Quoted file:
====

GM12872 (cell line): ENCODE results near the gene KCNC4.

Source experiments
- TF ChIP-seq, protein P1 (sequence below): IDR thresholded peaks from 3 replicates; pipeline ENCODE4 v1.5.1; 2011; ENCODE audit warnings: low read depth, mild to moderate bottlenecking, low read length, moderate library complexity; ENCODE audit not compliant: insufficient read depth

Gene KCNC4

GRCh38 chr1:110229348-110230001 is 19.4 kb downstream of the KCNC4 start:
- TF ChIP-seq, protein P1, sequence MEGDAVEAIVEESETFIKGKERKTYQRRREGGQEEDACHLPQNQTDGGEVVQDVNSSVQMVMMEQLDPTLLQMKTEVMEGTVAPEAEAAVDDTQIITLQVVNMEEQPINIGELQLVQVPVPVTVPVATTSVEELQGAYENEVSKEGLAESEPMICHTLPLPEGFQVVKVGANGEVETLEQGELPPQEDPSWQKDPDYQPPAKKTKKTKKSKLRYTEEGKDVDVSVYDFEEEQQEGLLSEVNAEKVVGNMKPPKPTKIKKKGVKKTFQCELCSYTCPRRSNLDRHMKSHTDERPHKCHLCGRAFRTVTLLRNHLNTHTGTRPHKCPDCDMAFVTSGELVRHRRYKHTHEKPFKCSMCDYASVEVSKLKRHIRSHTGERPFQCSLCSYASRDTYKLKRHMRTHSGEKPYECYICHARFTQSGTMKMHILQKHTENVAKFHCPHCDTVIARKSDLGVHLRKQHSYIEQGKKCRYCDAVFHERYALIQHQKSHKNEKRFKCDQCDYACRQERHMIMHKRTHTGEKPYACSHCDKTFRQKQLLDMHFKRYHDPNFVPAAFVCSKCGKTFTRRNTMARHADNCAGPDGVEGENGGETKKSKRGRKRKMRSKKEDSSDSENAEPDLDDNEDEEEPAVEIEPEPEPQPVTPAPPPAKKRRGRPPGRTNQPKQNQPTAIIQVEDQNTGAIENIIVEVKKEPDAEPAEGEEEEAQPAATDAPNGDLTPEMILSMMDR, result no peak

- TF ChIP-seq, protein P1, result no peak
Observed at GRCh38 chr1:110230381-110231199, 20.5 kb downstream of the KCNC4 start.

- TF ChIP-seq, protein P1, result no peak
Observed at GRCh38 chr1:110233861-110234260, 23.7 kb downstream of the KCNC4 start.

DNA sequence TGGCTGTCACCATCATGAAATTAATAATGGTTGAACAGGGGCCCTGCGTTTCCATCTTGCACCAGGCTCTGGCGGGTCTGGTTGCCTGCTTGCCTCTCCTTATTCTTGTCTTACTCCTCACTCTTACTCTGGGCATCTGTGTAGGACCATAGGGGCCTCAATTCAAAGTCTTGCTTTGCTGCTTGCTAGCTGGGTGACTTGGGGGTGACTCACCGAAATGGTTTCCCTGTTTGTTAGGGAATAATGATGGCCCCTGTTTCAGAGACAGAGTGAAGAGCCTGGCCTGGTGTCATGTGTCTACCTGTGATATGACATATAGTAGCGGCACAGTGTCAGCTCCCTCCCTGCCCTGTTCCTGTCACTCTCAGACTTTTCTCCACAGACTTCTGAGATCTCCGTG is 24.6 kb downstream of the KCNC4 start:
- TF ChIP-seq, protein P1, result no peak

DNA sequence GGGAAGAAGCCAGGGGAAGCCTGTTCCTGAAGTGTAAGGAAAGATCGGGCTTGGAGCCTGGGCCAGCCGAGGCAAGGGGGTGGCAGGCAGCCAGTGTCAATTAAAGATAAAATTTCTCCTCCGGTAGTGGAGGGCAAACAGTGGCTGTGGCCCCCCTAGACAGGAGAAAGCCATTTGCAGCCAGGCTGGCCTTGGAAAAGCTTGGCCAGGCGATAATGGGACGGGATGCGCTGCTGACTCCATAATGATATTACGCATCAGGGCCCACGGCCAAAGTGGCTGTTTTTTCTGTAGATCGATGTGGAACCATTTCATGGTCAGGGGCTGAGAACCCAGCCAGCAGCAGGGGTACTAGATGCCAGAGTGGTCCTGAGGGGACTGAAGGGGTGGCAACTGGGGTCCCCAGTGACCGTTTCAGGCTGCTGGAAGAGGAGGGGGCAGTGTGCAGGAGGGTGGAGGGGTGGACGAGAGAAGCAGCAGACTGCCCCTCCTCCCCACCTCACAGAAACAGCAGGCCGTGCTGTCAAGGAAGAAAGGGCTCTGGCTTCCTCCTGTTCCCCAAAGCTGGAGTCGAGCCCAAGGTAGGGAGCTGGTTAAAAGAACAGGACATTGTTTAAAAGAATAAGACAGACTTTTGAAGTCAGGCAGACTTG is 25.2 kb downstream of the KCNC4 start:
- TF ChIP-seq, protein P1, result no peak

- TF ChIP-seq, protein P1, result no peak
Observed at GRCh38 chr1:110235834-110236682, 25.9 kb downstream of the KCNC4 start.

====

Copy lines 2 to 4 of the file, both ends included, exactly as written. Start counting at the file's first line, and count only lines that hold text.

Source experiments
- TF ChIP-seq, protein P1 (sequence below): IDR thresholded peaks from 3 replicates; pipeline ENCODE4 v1.5.1; 2011; ENCODE audit warnings: low read depth, mild to moderate bottlenecking, low read length, moderate library complexity; ENCODE audit not compliant: insufficient read depth

Gene KCNC4